LOUIS MOINET

4 billion years on your wrist!

March 12, 2018
LOUIS MOINET - 4 billion years on your wrist!
  • LOUIS MOINET - 4 billion years on your wrist!
  • LOUIS MOINET - 4 billion years on your wrist!
  • LOUIS MOINET - 4 billion years on your wrist!
  • LOUIS MOINET - 4 billion years on your wrist!
  • LOUIS MOINET - 4 billion years on your wrist!
  • LOUIS MOINET - 4 billion years on your wrist!

We’re continuing to explore space and time, the two dimensions that were such a source of inspiration for Louis Moinet, himself a watchmaker and astronomer. Our two latest creations, Acasta and Dhofar, give wearers their very own fragment of space – a piece of eternity – on their wrist.”

Take a piece of moon rock, one of the rarest in the universe. Only a hundred or so lunar meteorites have ever been found. This one is called Dhofar 457, named after the southernmost region of the Sultanate of Oman, on the border with Yemen. 

Its journey began some three thousand years ago, when it was ejected from the Moon. After a galactic odyssey over a distance of more than 380,000 kilometres through the cosmos, it finally came to rest on the dunes in the Dhofar desert, where it was discovered by meteorite hunter Luc Labenne – his first ever moon rock find. Now, Louis Moinet has made it into a watch, with an outstanding dial cut from a fragment of this lunar meteorite. 

Then too, take a piece of Acasta gneiss – a rock that has had to withstand the forces of erosion and tectonics for four billion years. It’s a fragment of the early earth’s crust, preserved intact ever since. Today, thanks to Louis Moinet, Acasta too has become an outstanding dial on which to display the time.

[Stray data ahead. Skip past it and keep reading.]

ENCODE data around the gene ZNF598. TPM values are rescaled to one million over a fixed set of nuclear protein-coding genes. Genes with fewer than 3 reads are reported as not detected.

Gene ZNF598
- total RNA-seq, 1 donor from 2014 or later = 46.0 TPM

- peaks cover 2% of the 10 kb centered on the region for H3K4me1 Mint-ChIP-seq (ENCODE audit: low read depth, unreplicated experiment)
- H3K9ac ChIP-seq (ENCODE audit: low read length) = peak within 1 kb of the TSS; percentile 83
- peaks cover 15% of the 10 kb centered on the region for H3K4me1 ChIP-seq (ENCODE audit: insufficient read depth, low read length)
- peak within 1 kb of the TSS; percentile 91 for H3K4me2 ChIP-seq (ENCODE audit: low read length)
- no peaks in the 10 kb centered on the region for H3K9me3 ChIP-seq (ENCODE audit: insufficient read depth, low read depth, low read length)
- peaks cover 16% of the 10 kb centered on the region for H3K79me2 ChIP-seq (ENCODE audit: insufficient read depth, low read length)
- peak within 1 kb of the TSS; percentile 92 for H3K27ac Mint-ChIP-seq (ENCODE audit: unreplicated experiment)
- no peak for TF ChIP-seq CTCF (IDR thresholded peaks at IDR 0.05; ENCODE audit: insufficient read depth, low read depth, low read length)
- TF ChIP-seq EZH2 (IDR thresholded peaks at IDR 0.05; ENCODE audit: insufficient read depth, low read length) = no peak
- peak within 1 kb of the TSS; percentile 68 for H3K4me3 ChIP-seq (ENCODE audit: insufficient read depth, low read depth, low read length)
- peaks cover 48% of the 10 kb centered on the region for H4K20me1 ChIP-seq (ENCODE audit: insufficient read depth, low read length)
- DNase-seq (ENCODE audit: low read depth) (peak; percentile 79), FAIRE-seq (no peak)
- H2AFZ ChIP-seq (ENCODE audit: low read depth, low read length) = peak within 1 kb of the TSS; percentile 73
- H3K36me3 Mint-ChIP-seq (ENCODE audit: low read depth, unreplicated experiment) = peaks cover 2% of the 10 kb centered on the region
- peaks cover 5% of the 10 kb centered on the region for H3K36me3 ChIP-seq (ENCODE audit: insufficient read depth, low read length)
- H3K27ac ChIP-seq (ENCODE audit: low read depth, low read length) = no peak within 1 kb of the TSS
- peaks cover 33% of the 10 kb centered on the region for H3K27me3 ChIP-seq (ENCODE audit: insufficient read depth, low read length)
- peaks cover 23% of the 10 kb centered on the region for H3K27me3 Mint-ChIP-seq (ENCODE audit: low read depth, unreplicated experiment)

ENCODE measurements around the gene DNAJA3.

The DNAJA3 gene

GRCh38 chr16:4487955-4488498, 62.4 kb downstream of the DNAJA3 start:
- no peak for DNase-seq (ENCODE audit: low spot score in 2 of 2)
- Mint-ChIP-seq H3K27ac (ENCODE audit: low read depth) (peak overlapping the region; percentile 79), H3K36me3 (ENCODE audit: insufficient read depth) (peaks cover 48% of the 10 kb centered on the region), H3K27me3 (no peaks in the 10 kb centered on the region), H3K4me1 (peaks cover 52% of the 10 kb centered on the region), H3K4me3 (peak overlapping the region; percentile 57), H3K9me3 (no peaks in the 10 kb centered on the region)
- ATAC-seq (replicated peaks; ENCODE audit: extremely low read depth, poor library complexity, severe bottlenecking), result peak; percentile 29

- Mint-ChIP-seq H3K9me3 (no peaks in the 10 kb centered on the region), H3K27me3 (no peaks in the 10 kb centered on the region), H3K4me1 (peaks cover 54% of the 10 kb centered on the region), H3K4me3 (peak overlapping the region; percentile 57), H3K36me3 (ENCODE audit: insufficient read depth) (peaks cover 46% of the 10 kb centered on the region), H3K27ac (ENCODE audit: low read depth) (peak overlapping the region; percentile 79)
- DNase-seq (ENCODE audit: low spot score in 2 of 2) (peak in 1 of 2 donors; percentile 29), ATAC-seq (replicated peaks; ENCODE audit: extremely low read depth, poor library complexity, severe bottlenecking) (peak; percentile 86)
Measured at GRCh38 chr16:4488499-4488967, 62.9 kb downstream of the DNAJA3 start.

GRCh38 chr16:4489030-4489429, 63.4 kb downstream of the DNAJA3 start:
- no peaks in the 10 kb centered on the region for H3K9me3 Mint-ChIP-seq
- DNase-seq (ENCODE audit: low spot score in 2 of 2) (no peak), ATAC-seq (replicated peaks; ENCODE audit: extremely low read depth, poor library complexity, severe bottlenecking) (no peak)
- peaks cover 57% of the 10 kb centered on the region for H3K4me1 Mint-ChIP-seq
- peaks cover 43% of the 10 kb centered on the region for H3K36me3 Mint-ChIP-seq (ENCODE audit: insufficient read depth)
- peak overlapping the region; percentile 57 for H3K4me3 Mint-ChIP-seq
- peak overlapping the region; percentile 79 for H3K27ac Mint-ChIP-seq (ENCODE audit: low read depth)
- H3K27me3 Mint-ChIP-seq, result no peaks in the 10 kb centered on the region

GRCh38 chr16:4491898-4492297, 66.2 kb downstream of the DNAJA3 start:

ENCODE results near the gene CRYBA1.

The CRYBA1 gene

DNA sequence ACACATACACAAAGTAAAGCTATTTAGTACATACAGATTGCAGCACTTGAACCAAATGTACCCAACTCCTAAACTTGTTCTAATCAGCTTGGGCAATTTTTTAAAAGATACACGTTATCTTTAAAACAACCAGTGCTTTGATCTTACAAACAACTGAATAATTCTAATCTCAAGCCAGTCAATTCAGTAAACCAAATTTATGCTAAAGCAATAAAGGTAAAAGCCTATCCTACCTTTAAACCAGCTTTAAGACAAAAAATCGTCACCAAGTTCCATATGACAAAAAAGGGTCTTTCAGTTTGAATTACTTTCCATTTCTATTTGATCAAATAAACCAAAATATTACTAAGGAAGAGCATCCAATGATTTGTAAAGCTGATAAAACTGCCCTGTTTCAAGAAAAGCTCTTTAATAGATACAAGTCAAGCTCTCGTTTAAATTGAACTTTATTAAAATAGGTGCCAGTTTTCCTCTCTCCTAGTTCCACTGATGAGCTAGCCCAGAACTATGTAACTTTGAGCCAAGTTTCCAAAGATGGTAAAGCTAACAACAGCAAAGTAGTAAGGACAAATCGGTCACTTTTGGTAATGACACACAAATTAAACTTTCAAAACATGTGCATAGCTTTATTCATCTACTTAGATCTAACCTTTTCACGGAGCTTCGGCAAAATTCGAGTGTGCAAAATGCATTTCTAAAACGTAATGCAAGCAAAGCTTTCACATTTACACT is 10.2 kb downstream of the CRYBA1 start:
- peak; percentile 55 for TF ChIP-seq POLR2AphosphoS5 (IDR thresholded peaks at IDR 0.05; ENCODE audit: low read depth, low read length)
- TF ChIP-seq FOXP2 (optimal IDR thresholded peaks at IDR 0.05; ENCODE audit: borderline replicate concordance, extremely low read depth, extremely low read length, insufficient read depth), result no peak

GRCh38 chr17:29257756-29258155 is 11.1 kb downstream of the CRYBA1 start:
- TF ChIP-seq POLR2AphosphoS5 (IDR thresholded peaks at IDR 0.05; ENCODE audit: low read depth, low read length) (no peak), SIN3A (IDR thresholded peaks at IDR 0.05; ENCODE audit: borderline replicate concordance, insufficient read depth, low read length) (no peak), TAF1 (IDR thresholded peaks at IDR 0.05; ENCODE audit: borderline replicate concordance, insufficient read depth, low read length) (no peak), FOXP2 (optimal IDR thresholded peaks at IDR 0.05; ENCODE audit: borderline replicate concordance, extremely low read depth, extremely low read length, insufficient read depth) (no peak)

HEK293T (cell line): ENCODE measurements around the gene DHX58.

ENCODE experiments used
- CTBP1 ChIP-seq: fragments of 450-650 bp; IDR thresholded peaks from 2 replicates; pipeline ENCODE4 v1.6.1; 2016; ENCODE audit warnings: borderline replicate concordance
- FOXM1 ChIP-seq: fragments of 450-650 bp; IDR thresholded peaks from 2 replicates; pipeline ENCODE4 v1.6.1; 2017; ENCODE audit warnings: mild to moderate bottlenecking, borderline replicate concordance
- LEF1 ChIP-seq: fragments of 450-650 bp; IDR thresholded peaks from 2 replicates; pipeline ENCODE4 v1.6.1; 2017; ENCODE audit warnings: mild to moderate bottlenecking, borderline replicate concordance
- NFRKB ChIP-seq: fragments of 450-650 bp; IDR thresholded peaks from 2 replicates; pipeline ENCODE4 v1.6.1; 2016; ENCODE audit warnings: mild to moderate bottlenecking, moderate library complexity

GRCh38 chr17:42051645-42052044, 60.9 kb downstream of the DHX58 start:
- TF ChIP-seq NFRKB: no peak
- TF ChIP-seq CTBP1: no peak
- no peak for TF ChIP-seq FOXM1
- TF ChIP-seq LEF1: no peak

These two exceptional timepieces share the same movement, exclusive to Louis Moinet. Suspended in mid-air, the two tourbillon cages weigh a mere 0.4 grammes each, but nonetheless generate enough energy to power a rotating disc – made from blue-tinted titanium and featuring openwork arabesque patterns – placed atop of each of the pieces, adding a further touch of mystery. 

The two tourbillons rotate in opposite directions – a first in watchmaking. The diameter of each of the cages is 14.9 millimetres, making them the largest double tourbillons in the world. Raised 1.75 millimetres above the dial, their blue-tinted titanium upper bridges gleam in mid-air, with the mechanism’s openwork finish delivering the ultimate in refinement.

The concept of these exceptional timepieces highlights the power of nature – gracefully expressed thanks to an artful human touch. The avant-garde cases of the Acasta and the Dhofar feature an all-new, intricate design. The two openwork side bridges are crafted from blocks of solid gold, while the 5N rose gold case is fully hand-engraved. Just three Acasta watches and three Dhofar watches will be available.

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